American Airlines announced today that it has grounded two-thirds of its MD-80 fleet, prompting 171 of its 2,200 daily flights to be canceled. Concerns over the connection of wiring within the aircraft spurred American to action. American Airlines is hopeful that the inspections, which only take a matter of hours, will be prompt and allow them to put the MD-80’s back into service. In an official statement, American noted that a Federal Aviation Administration audit led to concerns over the wiring. However, the decision to ground the planes was American's. This matter comes on the heels of public backlash against the FAA for lax inspections of Southwest Airline’s fleet. While that incident ultimately led to FAA issuing a stiff $10.2 million fine against Southwest, a Congressional investigation of the incident and the FAA’s handling of the situation is still on the horizon.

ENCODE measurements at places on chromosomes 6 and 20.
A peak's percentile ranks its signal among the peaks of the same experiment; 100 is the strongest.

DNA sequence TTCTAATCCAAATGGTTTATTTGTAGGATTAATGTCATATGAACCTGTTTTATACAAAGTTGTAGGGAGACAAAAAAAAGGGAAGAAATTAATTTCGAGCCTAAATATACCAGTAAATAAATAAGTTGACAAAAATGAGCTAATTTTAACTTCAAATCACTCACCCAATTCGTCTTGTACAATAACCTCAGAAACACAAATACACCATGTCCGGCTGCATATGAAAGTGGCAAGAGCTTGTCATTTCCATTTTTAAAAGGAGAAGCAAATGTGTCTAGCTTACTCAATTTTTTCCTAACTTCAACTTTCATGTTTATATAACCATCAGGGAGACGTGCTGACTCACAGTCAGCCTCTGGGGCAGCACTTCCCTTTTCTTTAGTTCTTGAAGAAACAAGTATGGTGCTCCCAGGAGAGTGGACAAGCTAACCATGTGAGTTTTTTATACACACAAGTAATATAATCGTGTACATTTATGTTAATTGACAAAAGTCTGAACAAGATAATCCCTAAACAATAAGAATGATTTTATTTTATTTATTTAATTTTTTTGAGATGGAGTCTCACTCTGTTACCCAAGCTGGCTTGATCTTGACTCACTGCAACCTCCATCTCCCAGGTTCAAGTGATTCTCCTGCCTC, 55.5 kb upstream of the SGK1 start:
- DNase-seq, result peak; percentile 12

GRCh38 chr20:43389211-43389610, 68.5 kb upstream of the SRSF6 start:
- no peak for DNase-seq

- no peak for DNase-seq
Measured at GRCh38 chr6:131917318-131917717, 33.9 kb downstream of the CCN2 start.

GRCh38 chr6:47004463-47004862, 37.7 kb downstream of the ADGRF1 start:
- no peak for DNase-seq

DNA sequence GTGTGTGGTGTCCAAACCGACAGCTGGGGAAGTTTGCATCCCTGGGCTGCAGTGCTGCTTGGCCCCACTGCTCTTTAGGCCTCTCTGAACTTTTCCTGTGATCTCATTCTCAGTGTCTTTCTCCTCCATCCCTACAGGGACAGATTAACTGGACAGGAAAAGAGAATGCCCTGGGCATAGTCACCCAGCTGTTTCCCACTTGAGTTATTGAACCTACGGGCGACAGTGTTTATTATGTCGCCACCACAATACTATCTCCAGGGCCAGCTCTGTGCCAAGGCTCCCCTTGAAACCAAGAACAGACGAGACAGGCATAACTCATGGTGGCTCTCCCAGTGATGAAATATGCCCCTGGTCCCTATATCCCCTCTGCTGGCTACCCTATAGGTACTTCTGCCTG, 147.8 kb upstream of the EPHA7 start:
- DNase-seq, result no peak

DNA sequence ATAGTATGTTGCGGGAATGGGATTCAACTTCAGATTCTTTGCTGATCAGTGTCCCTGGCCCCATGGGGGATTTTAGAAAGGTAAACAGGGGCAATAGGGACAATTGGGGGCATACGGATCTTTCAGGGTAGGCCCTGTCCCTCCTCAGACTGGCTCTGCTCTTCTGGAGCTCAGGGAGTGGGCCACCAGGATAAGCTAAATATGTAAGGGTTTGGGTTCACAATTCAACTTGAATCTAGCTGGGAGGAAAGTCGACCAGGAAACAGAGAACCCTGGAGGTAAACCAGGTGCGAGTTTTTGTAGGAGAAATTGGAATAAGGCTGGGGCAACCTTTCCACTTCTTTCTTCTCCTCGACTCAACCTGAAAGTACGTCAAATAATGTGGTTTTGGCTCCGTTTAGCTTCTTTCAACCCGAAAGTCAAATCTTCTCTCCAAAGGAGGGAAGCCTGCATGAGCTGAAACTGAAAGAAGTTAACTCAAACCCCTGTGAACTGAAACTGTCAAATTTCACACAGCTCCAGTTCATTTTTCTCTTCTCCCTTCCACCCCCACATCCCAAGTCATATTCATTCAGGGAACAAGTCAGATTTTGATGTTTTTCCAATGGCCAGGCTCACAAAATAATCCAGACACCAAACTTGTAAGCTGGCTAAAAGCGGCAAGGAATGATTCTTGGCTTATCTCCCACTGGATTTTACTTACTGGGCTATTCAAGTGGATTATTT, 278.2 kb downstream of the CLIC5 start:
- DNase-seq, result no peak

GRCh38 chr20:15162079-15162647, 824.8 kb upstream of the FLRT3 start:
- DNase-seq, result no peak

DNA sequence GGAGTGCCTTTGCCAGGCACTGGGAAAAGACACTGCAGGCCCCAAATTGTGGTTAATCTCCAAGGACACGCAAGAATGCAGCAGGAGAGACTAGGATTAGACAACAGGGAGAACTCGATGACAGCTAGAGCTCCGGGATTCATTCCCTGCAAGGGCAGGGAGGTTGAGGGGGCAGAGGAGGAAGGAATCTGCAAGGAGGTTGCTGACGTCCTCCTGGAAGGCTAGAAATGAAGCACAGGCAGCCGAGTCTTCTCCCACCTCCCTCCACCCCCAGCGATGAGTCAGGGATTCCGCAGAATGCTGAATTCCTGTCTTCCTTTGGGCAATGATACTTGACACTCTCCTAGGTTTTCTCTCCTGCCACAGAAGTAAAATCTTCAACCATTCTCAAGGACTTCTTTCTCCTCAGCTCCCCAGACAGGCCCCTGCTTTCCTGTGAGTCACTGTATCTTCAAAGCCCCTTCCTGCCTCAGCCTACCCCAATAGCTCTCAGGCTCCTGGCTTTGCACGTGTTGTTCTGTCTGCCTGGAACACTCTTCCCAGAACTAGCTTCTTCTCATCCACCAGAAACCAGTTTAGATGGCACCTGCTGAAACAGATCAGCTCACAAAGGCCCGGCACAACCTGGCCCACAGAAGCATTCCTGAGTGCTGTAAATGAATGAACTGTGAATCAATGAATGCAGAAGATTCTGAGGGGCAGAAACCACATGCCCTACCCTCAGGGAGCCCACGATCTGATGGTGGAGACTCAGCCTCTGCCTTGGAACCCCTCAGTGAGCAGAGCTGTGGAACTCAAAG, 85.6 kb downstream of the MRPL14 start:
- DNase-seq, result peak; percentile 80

In addition to the current American Airlines situation, the FAA has also ordered the inspection of hundreds of Boeing 737 aircraft after concerns that a faulty bolt may be causing fuel leaks. The order includes both older and newer models of the aircraft, though at this time no action has been taken to ground any of the aircraft under inspection. Airlines have ninety days following the order’s effective date of April 8 to complete the inspections. While the FAA only has direct authority over U.S. airlines, it is likely that the order will be followed in other countries whose airlines utilize the Boeing 737.
Tuesday, March 25, 2008